Analysis of the Similarities and Disparities: The Tale of Liberian Press and Global Media Practices

By: Josephus Moses Gray

Author: J. Moses Gray

The mass media generally constitutes an influence and effective ingredient of the world through its robust role since a vigorous media is an important element in a strong and healthy democracy that can curtail corruption from the society even without the political backbones. Without free media, there is space for enormous and unchecked political power leading to corruption and anti-democratic behavior by public officials. The role of media is complex and varied, sometimes, media is viewed positively by society, although it is considered overbearing and obnoxious by others especially for those political elites who dreaded the influence of the media.

The Africa’s image in the Western media is not a significantly self-portrait and it is not a what you see is what you get or see for yourself. Africa is mostly treated with disdain by the Western media because media conditioning shapes, molds, and monopolizes those images.  This negative portrait of Africa cannot squally be attributed to the Western media but also to African corrupt leaderships and political bureaucrats and capitalists especially the continent’s  governments  and leaderships’  failed policies also profoundly contribute to how Africa is projected negatively globally.

The purpose of this article under the caption: A Comparative Analysis of Western Media Coverage of Africa: Overviews of the Practices and Intricacies of the Liberian Media, is divided into five parts chapters; due to space concerned, this article which is split into subchapters would be published in succession every week. It deeps into some evidences of a modus operandi Western Media organizations employ to specifically dump negative news materials and information when reporting, communicating, or disseminating anything concerning Africa. But Africa’s incalculable natural wealth, which is barely available to its indigenous populations, and her environment, are endangered by insatiable Western consumption.

The author’s analysis focuses on similarities and disparities of journalism in a sophisticated and less sophisticated world served as a focal point of this article. The analysis has been performed within the context of present global media practices and intricacies covering one region to another mainly concentrated on Africa, Asia, Europe and the North America.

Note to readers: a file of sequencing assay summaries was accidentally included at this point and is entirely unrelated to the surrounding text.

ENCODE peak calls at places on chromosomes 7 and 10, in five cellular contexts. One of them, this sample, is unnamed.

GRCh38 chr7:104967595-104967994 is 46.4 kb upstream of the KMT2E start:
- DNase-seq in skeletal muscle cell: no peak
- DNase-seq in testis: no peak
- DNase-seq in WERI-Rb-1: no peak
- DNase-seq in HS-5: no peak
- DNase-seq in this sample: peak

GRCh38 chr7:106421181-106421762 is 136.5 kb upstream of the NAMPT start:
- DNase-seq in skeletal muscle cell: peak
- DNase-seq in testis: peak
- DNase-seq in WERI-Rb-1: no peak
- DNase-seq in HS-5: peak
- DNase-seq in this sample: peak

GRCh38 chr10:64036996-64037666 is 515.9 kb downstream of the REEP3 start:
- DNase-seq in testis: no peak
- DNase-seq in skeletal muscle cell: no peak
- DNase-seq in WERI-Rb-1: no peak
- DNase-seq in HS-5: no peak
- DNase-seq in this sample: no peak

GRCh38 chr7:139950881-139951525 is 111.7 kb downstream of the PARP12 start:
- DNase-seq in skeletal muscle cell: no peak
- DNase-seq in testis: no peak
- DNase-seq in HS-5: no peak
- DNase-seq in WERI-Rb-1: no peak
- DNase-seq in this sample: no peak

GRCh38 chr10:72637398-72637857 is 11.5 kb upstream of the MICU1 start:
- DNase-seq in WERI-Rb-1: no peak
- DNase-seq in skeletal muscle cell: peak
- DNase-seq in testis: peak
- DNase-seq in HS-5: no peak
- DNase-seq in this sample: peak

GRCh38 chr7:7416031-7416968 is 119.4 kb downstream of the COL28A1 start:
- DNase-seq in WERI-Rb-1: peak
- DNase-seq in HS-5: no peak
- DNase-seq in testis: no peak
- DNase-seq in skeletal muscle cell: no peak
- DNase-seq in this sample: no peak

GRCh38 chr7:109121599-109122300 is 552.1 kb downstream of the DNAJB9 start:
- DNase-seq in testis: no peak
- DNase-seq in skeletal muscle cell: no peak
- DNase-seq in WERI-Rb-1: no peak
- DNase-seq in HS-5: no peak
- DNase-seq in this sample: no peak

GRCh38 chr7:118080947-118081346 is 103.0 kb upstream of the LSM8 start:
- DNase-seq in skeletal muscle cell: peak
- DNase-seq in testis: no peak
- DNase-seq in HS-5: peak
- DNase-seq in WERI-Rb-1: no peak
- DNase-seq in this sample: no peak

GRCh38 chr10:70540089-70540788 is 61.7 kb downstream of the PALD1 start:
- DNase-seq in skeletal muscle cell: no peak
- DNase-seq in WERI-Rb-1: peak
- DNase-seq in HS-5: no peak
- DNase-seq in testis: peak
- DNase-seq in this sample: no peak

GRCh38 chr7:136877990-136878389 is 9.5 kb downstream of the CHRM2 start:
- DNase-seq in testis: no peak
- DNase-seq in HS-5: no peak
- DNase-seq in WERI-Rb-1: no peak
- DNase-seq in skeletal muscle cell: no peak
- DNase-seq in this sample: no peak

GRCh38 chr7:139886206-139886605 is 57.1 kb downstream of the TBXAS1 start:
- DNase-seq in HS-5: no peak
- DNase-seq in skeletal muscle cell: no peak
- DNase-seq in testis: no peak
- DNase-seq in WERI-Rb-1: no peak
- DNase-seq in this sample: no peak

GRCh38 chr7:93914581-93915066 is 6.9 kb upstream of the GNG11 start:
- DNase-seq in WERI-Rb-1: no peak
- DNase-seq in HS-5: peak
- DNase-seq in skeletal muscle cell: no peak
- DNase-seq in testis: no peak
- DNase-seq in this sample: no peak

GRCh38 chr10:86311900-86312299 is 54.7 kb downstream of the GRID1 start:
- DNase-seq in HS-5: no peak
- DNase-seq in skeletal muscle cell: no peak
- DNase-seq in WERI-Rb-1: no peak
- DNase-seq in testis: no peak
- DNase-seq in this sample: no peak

It goes further to discuss the general historic overview and presents highlights of the successes and failures, and main transitions of contemporary media’s sophistication and influence in Africa from the colonial to post-independence eras and extending to the emerging of social media. This article is divided into several sub-chapters to afford the readers the opportunity to digest the article from an informed perspective. According to studies, the word media comes from the Latin word medium, and it is used as a collective noun to refer to newspapers, television, radio, magazines, films, and internet, playing a very important role in national development

It is clear fact that Africa constitutes the poorest continent in the world and is mostly attended with negative portrait and neglected by Western media. It is predominantly portrayed negatively” by the Western media on the basis that 85 percent of the stories and articles linked the continent to bad governance, insurgencies, rampant corruption  and abuse of resources, undemocratic and unworkable policies, abject crusading poverty, suffering, hunger, crimes, briberies, migration, war, protest and failed leaderships and most often, imposed unwarranted hardship.

Critical analysis of an in-depth research studied gives fairly credence to the Western media subjective inscription of Africa when reporting stories from the continent. For instance, the recent disappearance of Liberian Sixteenth Billion in Monrovia and mismanagement of public resources in the face of adjacent poverty, poor infrastructures, suffering and bad leaderships was highlighted in the Western media coverage of the continent but explanation by the Central Bank of Liberia regarding the money has not been reported apparently for lack of detailed explanation to convene the Western media.

The Western media community usually takes advantage of the failures of the continent’s media inscription of presenting the true events most beyond negativity, and gives fame positive development or soft news like developments. Both “hard’ and “soft” news need to be treated with the same prominence but in the case of Africa, the Western media focused on the hard news.

There are visible evidences of a modus operandi Western media employs to precisely dump negative news materials and information when disseminating and providing converging concerning  Africa’s innumerable natural riches, which is barely available to its indigenous poverty-stricken populations and poor management of African leaders to governance in line with best democratic practices are endangered by insatiable Western consumption.

The mass media tradition role takes place from two main domains -public and the private. The public domain means the central administration directly funded and operates the various forms of the media while the private domain which is the people centered composed of individual, religion institutions, business tycoons, and corporations operate print and electronic media. The media plays a critical role in improving governance and reducing corruption, increasing economic efficiency and stability, and creating positive social and environmental change. The media is an indispensable element of the society and a “mirror” of the contemporary world, it is the media which shapes public opinions and served as a conduit between the government and the people.